Salmon Dinner on a Grand Canyon Raft Adventure
written by Will Spaziani
Eating Fish In The Grand Canyon
Rainbow and brown trout were introduced to the Colorado River below Glen Canyon Dam in 1964. The ‘new’ Colorado river is a nearly perfect trout habitat, with cold water, ample food, and year round flows. Legend has it that Grand Canyon river guests used to dine on fresh caught trout. Guides and guests would rely on one another to catch enough fish to feed the group during one of the less ‘rapidy’ days. Trout up to 5 pounds were caught from the raft, to be cleaned, and cooked that night in camp.
Where Does Our Salmon Come From?
Nowadays we no longer count on eating trout. Instead we bring big, beautiful salmon filets. It is best to begin meal prep for any meal with high quality ingredients. AzRA gets its salmon from Troller Point Fisheries, a family owned company in Northwestern Washington state. Troller Point catches all their fish on a line, trolled behind their boats off the coast of Alaska. They process and flash freeze all their fish on the boat to provide a phenomenal product! Visit their website if you want to get a feel for their passion.
Cooking Salmon Filets
On our Grand Canyon river trips, many guides choose to do the ‘popcorn’ method when cooking the salmon meal. This method is a great way to cook whole filets, or individually portioned salmon steaks. Start with two identical pieces of tin foil, a bit larger than your filets. Next, fold a little rim into your base piece of foil to hold in liquids. Add a stripe of olive oil to the base foil, then place your fish filet on the base, skin side down. Splash ample lemon juice and olive oil to the top of your filet, then spice the whole thing to your taste. I recommend dill, thyme, salt, and garlic. Garnish with some lemon rounds, and seal your foil packet with the top piece. Try to make the folds as clean and neat as possible around the perimeter of your base and top.
Cook skin side down, over medium/high heat, on your barbeque, or skillet. You can also simply bake the salmon stuffed foil packet in your oven at 420 degrees fahrenheit. Your filet should be looking pretty much done when the foil starts to bubble up: just like Jiffy Pop popcorn over the campfire! Personally, I enjoy eating the vitamin-loaded skin. You can easily achieve a nice crispy skin on the barbeque or skillet.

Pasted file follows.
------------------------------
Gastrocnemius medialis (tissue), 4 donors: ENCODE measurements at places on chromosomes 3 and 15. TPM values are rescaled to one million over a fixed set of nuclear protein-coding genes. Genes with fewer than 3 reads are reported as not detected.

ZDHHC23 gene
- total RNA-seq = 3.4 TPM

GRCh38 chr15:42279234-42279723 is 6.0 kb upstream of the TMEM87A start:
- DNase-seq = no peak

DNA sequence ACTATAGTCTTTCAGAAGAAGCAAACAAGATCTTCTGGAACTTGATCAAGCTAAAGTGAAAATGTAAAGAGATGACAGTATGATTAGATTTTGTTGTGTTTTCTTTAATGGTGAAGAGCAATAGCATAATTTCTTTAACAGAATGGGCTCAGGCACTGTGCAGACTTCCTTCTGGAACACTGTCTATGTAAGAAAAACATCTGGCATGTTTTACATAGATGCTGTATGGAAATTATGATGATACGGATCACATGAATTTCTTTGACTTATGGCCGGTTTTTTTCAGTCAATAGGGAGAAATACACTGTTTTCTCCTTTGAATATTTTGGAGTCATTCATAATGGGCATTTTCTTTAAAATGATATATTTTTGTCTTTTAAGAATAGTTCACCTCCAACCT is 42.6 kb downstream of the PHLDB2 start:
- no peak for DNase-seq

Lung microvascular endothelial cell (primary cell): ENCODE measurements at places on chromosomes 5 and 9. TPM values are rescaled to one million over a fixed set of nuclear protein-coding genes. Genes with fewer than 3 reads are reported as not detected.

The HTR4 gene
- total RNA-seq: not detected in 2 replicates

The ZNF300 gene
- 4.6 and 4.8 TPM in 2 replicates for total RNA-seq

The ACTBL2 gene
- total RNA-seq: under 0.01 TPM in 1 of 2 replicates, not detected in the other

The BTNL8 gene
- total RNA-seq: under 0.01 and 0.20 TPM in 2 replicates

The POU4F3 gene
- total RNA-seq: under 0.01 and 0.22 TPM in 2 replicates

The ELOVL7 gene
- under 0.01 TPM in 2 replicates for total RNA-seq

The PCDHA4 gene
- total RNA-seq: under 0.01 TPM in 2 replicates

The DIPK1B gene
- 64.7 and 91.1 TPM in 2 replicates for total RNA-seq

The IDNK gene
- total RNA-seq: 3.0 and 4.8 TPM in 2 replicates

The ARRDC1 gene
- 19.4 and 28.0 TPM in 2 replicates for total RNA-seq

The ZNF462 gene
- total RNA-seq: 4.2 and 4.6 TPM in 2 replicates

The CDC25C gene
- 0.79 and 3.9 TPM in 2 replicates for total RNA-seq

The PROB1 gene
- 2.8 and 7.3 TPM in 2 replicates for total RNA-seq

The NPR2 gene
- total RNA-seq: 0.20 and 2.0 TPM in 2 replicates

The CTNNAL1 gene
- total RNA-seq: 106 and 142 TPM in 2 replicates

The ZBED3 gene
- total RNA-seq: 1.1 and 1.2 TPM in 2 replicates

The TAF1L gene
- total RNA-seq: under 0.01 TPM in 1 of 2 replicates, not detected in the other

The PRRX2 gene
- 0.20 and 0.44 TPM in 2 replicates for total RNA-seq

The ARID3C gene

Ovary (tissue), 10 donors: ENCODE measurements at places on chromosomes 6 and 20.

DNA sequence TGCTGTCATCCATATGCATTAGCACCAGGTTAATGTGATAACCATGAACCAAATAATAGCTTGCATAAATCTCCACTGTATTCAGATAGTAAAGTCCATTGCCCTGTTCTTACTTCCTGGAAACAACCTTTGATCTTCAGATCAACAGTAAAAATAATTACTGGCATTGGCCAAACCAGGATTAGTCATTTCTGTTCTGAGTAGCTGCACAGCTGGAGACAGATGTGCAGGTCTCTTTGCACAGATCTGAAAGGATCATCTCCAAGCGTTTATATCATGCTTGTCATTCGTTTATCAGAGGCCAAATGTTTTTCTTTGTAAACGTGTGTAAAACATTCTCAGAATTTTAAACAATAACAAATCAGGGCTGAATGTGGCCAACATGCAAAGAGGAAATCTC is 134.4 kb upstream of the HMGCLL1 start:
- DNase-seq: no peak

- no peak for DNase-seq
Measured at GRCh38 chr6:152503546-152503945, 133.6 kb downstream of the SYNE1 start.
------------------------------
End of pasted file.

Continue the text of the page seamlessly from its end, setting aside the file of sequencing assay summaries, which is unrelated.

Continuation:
For side dishes we enjoy a quinoa pilaf that is very simple and delicious with our salmon. Add 1 part quinoa to a pot, with 2 parts water, and stir occasionally while bringing to a boil. Once the water boils, turn off the heat, and add a well fitting lid. In about 20-30 minutes your quinoa should be ready. (This process works for rice too) Next, to complete your quinoa pilaf add white beans, kalamata olives, olive oil, chopped kale, and spice to the preferred taste.
Quinoa Pilaf Ingredients
- White Beans
- Kalamata Olives
- Olive Oil
- Chopped Kale
Spinach and Goat Cheese salad
Finally, with our salmon and quinoa we provide a hearty spinach salad. Topped with goat cheese, mandarin oranges, and candied pecans this salad is always a crowd favorite. We dress this salad with a sweet, creamy Raspberry Vinaigrette.
A Note From AzRA
Thanks so much for tuning into our monthly AzRA Food Blogs. This will be the last food blog for the 2022 winter, as we’re quickly approaching the 2022 River Season. Yay! Please follow AzRA’s social media accounts and keep an eye out for more Food Blogs next winter! Clink the link to find us @instagram or on FaceBook.
About the Author
AzRA guide, Will Spaziani is an avid fisherman. He once caught two rainbow trout at the same time down at 12 mile camp on the river left.